Whether it is for advanced computer professionals or average computer users, we all have different tastes and preferences that we go after when it comes to picking an operating system, some adore the look-and-feel of Mac OS, some appreciate the wide variety of applications available for Windows, some are fond of flavors of Linux variants, some have the craving for the richness of the wild generation of Android devices, and so on, all for seeking a system environment an individual is comfortable with. But does it imply that due to distinct choices made we trap ourselves into different OS communities, secluded, and never to enjoy what members of other communities do? In particular, what does it all signify for Android lovers? Please follow along.
Although those different systems have their pros and cons, that is not the topic of our discussion here. But one crucial point is that many software programs may not be readily available for all operating systems because the maker of a certain application may have designed its product targeting to run on certain brands of operating systems and excluded others.
When an individual becomes used to a certain OS and decides to stick to it, he or she is seemingly tied with – free or otherwise – all the options, features, applications, services, etc pertaining to that particular OS only, and NOT to an OS of a different type. Afterwards, when a new application comes along and draws attention, the individual is bound to think, “Is it compatible with my operating system?”
Going along that thread of thoughts, let me ask you these questions:
Did you ever wonder whether there was any version of an interesting program for your favorite platform, say Mac OS, which you heard was available for another platform you didn’t use, say Windows? Did you wish there had been one?
Chances are that you did. We all did it at certain point in time, once or multiple times. I, myself, for example, browsed the Internet for hours looking for a Windows version of the famous game – Angry Birds – when I came to know that it was initially aimed for Android. Even before Android came into being and successfully established itself as a very popular platform to be used on smart devices, we would make choices on one OS over another. Of course, nothing has changed in that regard today. We still make choices like that except that today there is flexibility we can take advantage of; “virtualization”.
What is virtualization?
Here is what it is in techie terms. Application virtualization is a type of technology that hides application software from the host OS on which it is run. It mimics an environment in such a way that the application is fooled into thinking that it is interacting with the original OS when in reality it is not. Diagram below indicates how an application runs on 2 different types of OS (Click the image to see full size diagram).
In layman terms, in plain simple English, it means that your favorite application can run happily and make you happy by doing its usual things, while remaining oblivious to the fact that you are not hosting it under the OS it was designed for. What about Android? Yes, you guessed it right. Such is also possible between Android and a major operating system, given that an appropriate virtualization tool exists.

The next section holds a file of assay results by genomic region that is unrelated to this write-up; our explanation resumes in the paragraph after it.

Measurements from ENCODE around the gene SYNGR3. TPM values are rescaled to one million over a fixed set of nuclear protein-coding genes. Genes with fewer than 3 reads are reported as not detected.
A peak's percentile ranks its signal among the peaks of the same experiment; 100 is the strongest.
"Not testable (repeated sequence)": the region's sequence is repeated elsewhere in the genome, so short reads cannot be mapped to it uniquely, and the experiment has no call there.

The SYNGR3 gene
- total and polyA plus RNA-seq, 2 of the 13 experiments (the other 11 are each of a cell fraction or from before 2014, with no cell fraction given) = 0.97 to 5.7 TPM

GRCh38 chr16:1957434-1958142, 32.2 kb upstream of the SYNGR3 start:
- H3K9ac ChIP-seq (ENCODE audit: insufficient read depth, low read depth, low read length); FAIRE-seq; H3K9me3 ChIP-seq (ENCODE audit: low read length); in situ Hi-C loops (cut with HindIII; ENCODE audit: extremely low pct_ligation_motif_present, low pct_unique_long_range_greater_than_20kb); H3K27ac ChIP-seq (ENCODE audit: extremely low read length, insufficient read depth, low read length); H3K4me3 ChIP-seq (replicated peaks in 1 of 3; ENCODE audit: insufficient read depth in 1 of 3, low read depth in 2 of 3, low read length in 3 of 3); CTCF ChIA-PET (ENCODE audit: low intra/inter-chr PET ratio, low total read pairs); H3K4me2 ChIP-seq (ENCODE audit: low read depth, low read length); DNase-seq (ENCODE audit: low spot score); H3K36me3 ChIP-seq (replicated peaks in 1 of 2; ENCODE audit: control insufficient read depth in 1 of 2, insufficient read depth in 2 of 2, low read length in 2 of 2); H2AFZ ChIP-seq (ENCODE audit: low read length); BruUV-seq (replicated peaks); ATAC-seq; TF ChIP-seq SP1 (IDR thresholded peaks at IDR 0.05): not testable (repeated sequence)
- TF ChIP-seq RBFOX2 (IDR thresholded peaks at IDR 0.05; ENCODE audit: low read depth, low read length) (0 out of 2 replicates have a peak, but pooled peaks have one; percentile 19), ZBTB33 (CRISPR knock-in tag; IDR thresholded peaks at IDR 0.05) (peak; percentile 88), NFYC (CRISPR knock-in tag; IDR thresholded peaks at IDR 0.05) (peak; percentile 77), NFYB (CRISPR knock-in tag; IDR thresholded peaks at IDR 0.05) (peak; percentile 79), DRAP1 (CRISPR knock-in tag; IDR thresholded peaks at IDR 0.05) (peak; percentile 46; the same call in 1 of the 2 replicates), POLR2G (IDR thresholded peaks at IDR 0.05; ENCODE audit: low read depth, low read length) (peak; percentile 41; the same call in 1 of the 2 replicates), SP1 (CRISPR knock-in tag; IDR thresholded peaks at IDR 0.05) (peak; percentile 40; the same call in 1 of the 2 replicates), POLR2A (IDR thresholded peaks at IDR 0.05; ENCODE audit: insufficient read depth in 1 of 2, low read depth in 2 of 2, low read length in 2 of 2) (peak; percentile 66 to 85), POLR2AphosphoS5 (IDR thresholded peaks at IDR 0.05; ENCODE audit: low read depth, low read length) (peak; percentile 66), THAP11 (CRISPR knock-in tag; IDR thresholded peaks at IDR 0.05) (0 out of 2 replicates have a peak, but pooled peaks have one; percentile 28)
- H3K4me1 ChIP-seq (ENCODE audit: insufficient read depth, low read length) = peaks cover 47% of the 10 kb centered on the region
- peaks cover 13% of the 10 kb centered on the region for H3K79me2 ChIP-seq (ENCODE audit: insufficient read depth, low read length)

Android –> Windows
BlueStacks can run Android and its apps on Windows by means of virtualization. You can either install Android apps directly on your Windows PC or have the full-fledged Android environment along with Windows such that you can switch to the Windows desktop with one click. It eliminates having to have both Windows and Android devices. It is seamless in that one can switch between Windows and Android in one touch.
Windows –> Android
OnLive Desktop works the other way around and allows you to have remote service from your Windows PC. Once a remote connection is established from your Android tablet, control of the Windows machine is given to you. The picture on the top shows as if you are running Microsoft PowerPoint on your Android tablet!
Details of the above two tools, as well as any other virtualization software, may be obtained by consulting the websites of the respective vendors (we are also publishing tutorials about those applications in the coming weeks). The point here is not to feature specific products but to accentuate the notion that we are no longer limited by our preferred OS and that we can adopt the flexibility of crossing the boundary between platforms if we feel like, so that readers get encouraged to try out virtualization.
There are varied complexities in ways to run multiple OS types on the same machine. People have been doing things like configuring the boot environment so that at startup they select which OS to run, installing different operating systems on different partitions, etc. Those daring to take risks can try all of them. But those who wish to take a safer approach to the same objective – not to let go applications available for other operating systems – can rest assured that the Android world is open to them with virtualization tools.